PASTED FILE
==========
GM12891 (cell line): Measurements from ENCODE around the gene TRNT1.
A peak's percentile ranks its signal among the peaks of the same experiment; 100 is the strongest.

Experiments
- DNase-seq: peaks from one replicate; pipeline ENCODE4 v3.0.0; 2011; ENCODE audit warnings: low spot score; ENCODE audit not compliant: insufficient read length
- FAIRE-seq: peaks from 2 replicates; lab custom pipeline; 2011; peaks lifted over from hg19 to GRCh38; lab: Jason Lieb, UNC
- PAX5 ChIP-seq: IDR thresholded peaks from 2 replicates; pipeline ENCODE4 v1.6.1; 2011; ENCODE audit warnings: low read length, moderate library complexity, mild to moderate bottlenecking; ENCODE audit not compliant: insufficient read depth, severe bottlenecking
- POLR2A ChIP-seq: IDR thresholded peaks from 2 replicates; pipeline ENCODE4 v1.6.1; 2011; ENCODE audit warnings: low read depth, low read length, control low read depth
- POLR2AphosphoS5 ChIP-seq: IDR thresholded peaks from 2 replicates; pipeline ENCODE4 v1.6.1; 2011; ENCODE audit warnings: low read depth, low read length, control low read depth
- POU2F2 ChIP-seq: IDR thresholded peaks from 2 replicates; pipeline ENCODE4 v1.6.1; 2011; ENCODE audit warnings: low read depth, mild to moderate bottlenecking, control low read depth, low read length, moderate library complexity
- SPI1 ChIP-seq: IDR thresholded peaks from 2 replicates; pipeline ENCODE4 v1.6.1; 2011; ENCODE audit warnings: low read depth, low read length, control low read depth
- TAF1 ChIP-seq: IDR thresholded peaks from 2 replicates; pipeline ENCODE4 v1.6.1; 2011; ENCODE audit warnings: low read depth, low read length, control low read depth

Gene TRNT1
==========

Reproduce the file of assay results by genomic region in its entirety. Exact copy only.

GM12891 (cell line): Measurements from ENCODE around the gene TRNT1.
A peak's percentile ranks its signal among the peaks of the same experiment; 100 is the strongest.

Experiments
- DNase-seq: peaks from one replicate; pipeline ENCODE4 v3.0.0; 2011; ENCODE audit warnings: low spot score; ENCODE audit not compliant: insufficient read length
- FAIRE-seq: peaks from 2 replicates; lab custom pipeline; 2011; peaks lifted over from hg19 to GRCh38; lab: Jason Lieb, UNC
- PAX5 ChIP-seq: IDR thresholded peaks from 2 replicates; pipeline ENCODE4 v1.6.1; 2011; ENCODE audit warnings: low read length, moderate library complexity, mild to moderate bottlenecking; ENCODE audit not compliant: insufficient read depth, severe bottlenecking
- POLR2A ChIP-seq: IDR thresholded peaks from 2 replicates; pipeline ENCODE4 v1.6.1; 2011; ENCODE audit warnings: low read depth, low read length, control low read depth
- POLR2AphosphoS5 ChIP-seq: IDR thresholded peaks from 2 replicates; pipeline ENCODE4 v1.6.1; 2011; ENCODE audit warnings: low read depth, low read length, control low read depth
- POU2F2 ChIP-seq: IDR thresholded peaks from 2 replicates; pipeline ENCODE4 v1.6.1; 2011; ENCODE audit warnings: low read depth, mild to moderate bottlenecking, control low read depth, low read length, moderate library complexity
- SPI1 ChIP-seq: IDR thresholded peaks from 2 replicates; pipeline ENCODE4 v1.6.1; 2011; ENCODE audit warnings: low read depth, low read length, control low read depth
- TAF1 ChIP-seq: IDR thresholded peaks from 2 replicates; pipeline ENCODE4 v1.6.1; 2011; ENCODE audit warnings: low read depth, low read length, control low read depth

Gene TRNT1